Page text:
While Russia has targeted many of Ukraine's airports, the country's ground transportation network remains largely intact.
"The time has come not to speak, but to attack," Viktor Baranets, a military columnist for Komsomolskaya Pravda, Russia's biggest tabloid, said on Friday. "Train echelons must be destroyed along with the railways."
Russia's concern is that the accuracy Ukraine showed in hitting its most sophisticated warship - whose defences should have been able to intercept the Neptune anti-ship missile, a derivative of a missile that was originally of Soviet design - will be extended with help from the US.
The Russian demarche echoed the public rhetoric of officials in Moscow, who have been warning for weeks that Western arms deliveries to Ukraine would prolong the war and be met with a tough response.
It came as the level of concern among Russian officials over the effect of Western arms has been increasing, said Andrei Kortunov, director-general of the Russian International Affairs Council, a research organisation close to the Kremlin.
"It seems the United States and the West in general are right now testing the limits of Russian tolerance when it comes to weapons deliveries," Kortunov said.
"It's clear that these volumes are already so significant that they can affect the course of the hostilities, and this is raising concerns."
A Russian deputy foreign minister, Sergei Ryabkov, said on Friday that Russia was "making it clear to the Americans and other Westerners" that attempts to slow down the invasion and increase Russian losses would be "curbed in a tough manner."
He added that Nato vehicles carrying weapons across Ukrainian territory would be "viewed by us as legitimate military targets."
His comments came in an interview with Tass, the state-run news agency.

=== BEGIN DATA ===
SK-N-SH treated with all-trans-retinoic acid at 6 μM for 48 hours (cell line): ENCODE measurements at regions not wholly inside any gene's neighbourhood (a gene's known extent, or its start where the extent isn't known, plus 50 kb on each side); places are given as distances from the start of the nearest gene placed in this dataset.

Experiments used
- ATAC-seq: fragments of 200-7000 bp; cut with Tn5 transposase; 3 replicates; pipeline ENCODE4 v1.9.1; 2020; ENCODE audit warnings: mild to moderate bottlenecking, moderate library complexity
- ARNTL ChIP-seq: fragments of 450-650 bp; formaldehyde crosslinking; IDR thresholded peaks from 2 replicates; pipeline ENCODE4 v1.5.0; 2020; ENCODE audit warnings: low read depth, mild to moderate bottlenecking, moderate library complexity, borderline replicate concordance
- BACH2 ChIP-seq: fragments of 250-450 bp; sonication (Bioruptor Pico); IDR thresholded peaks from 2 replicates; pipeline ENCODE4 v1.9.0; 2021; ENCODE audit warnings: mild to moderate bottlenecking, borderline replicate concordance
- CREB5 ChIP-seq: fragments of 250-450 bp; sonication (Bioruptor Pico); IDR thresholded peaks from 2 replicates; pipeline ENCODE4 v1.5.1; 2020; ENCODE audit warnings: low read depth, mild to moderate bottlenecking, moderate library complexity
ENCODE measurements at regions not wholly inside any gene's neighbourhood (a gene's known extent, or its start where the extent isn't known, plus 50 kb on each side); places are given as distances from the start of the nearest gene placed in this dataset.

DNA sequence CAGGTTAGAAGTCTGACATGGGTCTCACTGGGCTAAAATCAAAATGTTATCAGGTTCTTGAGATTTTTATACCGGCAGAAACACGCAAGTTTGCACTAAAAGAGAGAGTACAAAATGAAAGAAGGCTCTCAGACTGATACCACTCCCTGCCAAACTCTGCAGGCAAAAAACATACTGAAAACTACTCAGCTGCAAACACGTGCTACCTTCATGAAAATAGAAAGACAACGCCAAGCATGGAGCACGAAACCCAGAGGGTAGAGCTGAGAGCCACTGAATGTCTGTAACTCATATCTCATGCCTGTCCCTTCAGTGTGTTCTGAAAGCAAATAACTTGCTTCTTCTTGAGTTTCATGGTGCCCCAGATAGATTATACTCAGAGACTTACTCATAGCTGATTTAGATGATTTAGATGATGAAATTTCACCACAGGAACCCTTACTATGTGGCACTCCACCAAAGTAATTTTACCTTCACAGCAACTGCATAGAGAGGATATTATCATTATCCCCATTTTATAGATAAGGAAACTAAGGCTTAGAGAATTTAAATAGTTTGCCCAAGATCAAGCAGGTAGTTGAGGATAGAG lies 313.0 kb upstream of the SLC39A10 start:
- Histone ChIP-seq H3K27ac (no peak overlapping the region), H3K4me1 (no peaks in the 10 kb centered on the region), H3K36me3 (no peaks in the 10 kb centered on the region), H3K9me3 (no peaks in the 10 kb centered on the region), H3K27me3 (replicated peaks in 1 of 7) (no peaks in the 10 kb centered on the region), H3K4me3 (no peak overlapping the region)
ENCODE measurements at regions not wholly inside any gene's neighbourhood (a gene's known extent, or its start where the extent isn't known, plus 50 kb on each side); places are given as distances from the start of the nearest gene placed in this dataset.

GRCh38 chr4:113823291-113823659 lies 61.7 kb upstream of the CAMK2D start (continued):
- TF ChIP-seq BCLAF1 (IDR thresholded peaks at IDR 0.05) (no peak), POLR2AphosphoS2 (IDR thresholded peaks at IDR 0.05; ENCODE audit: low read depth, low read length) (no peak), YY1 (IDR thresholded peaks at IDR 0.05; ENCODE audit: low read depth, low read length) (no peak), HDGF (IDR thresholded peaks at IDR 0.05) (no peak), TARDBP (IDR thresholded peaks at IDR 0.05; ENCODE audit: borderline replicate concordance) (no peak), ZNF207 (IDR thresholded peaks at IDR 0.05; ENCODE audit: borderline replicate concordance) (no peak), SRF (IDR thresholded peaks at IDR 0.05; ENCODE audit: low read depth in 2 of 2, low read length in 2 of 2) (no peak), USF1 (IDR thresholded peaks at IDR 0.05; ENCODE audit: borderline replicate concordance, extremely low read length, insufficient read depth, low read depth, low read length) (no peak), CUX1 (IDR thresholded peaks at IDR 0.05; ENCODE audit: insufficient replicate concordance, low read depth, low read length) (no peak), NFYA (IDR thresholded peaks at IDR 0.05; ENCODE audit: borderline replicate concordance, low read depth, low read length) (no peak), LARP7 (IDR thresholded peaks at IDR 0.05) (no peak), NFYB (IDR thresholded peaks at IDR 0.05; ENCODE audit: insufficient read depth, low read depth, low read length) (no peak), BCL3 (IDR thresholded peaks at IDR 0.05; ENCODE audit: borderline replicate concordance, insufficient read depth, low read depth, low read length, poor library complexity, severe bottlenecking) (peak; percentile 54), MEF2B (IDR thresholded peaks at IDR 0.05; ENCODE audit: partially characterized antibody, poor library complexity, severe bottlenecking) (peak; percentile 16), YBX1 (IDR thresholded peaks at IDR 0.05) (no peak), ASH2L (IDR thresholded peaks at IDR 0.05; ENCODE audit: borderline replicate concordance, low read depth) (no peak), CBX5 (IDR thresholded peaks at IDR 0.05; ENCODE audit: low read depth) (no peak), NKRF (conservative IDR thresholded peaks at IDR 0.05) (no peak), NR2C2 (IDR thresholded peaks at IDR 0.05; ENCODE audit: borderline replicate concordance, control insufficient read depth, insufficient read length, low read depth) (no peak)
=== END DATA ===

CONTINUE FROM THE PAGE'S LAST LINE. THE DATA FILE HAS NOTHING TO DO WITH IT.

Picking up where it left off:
Nato hands off weapons to the Ukrainians, so its vehicles would be unlikely to cross Ukrainian soil. But Ryabkov's comments have heightened concerns about whether Russia would take the risk of striking inside Nato territory.
When Putin announced his "special military operation" on the morning of Feb 24, he said that those "who may be tempted to interfere" in Ukraine would face consequences as severe "as you have never seen in your entire history."
"No matter how the events unfold, we are ready," Putin said at the time. "All the necessary decisions in this regard have been taken."
But seven weeks into the war, Russia has so far appeared careful not to escalate the conflict in a way that could draw Nato countries more directly - for instance, not striking weapons convoys crossing into Ukraine from Poland.
"There are still fears regarding strikes that may hit the territory of Nato member countries," Kortunov said. "One certainly does not want to create a pretext for some further escalation."
In a news conference this week, Putin referred to the weapons deliveries only obliquely, describing the US as being "ready to fight against Russia to the last Ukrainian."
"It is the essence of the current events," he said.